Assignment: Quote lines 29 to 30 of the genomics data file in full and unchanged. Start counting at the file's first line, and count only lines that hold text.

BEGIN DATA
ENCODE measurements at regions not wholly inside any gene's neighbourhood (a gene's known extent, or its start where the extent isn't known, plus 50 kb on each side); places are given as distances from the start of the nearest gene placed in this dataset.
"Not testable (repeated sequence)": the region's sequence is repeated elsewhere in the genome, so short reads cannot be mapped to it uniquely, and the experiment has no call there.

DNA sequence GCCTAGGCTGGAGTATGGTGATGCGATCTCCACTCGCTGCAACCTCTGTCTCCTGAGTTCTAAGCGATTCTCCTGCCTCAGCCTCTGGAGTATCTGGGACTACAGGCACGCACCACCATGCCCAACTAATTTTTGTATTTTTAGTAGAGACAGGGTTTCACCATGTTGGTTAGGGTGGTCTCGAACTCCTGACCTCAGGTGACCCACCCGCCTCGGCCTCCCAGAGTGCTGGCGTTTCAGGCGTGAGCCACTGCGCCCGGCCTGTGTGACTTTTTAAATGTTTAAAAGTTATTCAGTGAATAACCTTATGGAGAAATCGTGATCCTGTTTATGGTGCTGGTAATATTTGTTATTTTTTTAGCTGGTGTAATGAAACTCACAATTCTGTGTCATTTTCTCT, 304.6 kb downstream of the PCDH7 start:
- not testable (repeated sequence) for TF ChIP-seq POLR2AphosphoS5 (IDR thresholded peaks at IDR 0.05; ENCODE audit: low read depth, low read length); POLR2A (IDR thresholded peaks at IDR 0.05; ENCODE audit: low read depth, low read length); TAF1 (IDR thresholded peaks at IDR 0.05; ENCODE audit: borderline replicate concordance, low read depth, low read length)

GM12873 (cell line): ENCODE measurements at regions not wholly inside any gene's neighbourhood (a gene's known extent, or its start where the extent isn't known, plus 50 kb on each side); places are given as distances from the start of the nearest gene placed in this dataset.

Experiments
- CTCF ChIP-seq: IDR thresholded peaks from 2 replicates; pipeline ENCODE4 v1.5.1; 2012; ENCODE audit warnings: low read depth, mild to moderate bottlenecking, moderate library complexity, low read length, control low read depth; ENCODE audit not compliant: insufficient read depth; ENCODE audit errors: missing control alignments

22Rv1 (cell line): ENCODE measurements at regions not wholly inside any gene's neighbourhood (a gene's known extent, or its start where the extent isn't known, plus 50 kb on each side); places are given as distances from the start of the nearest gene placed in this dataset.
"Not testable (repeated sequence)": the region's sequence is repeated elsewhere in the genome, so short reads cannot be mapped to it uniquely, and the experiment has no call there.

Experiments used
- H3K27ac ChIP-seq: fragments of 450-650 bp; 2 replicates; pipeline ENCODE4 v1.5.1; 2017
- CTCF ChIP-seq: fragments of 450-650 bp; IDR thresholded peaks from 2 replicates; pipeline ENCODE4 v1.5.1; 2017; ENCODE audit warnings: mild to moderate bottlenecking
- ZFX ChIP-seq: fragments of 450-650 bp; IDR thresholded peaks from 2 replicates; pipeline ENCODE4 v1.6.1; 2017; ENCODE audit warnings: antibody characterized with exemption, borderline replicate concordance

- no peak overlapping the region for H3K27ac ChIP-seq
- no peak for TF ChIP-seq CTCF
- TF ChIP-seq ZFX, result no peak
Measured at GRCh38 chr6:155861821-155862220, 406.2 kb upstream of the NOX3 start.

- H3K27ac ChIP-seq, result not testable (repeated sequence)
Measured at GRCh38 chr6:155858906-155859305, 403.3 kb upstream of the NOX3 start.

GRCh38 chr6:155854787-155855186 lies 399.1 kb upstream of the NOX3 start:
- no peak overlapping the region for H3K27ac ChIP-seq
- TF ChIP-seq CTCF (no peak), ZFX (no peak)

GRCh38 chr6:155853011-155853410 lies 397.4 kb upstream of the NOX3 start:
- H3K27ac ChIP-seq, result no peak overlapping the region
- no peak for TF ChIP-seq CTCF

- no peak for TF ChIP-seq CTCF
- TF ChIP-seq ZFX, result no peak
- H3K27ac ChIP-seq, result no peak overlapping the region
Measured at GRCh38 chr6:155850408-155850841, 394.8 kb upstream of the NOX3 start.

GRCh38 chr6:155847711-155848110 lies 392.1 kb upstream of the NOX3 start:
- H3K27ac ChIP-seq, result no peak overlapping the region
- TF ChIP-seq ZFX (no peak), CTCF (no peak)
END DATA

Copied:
Measured at GRCh38 chr6:155850408-155850841, 394.8 kb upstream of the NOX3 start.

GRCh38 chr6:155847711-155848110 lies 392.1 kb upstream of the NOX3 start: